What We Can Learn From Southwest Airlines’ Recent PR CrisisJan. 3, 2023
By Jennifer R. Farmer
Many of us watched with a mix of horror, outrage and sadness as Southwest Airlines completely melted down of over the holiday season. The airline reportedly canceled over 13,000 flights beginning on Dec. 22. What started as a shock quickly erupted into a traveling nightmare for Southwest customers and a massive public relations crisis for the company.
For those of us in public relations, particularly crisis management, this experience provides a learning opportunity. For years, insiders claimed that Southwest relied on outdated crew-scheduling software and/or aging technology. In other words, there were signs that the company’s systems needed updating. The question becomes: “What did the company do with that information?”
While a crisis can strike out of the blue, often there are red flags indicating something is amiss. Sometimes leaders fail to act because they do not take threats seriously. Other times, they underestimate the threat or believe there is time to address it. I’m not sure what happened with Southwest Airlines. And to be honest, it doesn’t matter. What matters is what you are doing in your business or life to prevent a crisis before it begins.
To be clear, a crisis is any event that threatens to disrupt your ability to fulfill your mission. Rather than focusing on the mission, you are focusing on the problem. It is anything that compromises the trust and loyalty you’ve established with customers and clients. And yes, this includes employees.
It is easy to focus on Southwest Airlines because the company has recently been in the media. But examples are only useful if they inspire us to operate differently. In this moment, we should be assessing our own organizations and looking for warning signs that a challenge is brewing.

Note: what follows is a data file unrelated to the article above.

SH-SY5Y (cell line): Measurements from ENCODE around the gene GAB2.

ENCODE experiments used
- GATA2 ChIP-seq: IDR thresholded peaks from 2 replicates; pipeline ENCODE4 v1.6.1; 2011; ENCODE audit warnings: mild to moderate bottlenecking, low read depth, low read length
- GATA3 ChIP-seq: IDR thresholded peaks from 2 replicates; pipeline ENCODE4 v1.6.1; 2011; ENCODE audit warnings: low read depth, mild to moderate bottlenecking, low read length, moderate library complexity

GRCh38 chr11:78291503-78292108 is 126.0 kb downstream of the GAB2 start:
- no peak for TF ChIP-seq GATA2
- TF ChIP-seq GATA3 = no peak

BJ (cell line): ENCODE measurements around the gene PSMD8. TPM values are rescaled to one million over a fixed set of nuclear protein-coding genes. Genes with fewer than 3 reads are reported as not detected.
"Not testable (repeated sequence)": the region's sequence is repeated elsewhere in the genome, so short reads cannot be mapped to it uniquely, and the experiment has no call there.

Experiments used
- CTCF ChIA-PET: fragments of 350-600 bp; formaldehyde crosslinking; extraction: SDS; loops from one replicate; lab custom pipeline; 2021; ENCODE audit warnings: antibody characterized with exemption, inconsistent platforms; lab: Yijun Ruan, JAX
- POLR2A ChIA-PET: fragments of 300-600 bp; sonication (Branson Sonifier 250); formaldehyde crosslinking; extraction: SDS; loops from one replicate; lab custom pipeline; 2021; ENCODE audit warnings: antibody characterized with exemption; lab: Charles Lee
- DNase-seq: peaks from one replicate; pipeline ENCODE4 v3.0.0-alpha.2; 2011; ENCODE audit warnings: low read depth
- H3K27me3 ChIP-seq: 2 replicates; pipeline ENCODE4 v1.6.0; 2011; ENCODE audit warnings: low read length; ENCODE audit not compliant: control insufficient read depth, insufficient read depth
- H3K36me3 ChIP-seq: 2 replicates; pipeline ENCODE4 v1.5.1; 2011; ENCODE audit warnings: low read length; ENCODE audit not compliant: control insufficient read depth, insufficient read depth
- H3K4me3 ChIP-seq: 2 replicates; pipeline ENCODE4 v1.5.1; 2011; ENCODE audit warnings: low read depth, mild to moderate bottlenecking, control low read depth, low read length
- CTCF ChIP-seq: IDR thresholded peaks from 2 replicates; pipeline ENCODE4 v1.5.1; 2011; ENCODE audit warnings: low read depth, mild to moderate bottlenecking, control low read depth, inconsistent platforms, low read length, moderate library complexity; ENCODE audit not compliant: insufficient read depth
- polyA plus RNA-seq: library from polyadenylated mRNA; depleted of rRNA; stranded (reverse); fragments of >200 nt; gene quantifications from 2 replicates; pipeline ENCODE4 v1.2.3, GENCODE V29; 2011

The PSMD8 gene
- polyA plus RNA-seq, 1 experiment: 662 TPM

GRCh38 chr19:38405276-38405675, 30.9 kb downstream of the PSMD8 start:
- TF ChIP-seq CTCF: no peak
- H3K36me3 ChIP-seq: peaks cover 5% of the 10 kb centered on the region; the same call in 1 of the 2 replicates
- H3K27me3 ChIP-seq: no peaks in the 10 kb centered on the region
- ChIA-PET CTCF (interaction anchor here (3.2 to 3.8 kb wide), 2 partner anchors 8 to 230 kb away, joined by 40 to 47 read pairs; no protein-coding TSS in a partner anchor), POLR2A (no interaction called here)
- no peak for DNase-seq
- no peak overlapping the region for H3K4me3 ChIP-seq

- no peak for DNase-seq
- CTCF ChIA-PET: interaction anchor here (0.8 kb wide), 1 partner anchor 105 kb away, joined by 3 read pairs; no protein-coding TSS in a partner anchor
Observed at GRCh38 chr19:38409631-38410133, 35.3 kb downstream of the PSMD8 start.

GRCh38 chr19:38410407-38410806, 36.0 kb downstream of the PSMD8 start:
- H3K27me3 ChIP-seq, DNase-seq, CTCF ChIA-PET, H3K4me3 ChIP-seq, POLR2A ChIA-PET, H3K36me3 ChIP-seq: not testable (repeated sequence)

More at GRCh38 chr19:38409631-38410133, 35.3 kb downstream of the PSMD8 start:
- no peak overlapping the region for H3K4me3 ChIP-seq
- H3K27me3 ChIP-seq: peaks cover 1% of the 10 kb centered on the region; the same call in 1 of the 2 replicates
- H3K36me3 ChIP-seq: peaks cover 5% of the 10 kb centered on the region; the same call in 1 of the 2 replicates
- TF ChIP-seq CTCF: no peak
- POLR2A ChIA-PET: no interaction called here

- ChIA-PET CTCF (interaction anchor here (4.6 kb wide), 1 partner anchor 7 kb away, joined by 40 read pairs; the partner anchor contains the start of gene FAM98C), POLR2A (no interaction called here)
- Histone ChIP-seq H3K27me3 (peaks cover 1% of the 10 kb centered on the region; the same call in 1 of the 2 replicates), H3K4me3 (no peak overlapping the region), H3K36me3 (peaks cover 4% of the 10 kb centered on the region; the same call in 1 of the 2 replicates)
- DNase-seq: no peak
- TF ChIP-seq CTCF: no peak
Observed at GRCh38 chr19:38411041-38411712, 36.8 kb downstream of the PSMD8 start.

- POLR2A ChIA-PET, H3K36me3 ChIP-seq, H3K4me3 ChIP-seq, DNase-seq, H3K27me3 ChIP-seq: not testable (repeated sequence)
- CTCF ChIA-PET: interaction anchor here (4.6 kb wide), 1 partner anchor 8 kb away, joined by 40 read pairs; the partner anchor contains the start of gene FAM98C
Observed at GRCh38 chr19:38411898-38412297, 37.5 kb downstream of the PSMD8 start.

Often before a situation spills out into public view, there are internal warnings that things are amiss. There are people who highlight a challenge and share feedback that, if implemented promptly, could help avert a massive problem down the line. News reports indicate that pilots, industry insiders and others had warned Southwest Airlines of crumbling infrastructure and aging systems. It doesn’t appear that the company heeded those early warning signs, and when the bow broke, it really broke. Southwest Airlines is instructive for those of us who still have an opportunity to enact change.
What is happening within your organization or life that you know you should address? What feedback have you heard from customers, including employees? When was the last time you conducted an internal survey to gauge the culture and feelings about your organization?
What is the thing that, if it became public, could disrupt your ability to fulfill the organizational or professional mission? What feedback have you received that you have brushed aside as insignificant or as something to address later?
As you ponder those questions, be careful not to do so in isolation. Do so with trusted partners and colleagues. Encourage them to be brutally honest, and challenge yourself to hear without defending. It is in honest conversations such as those that you can spot, address and avert a crisis.
Ask yourself: “What actions can I take today that could benefit my future company or self?” Don’t wait until you have the glare of angry customers to make a change. Start now.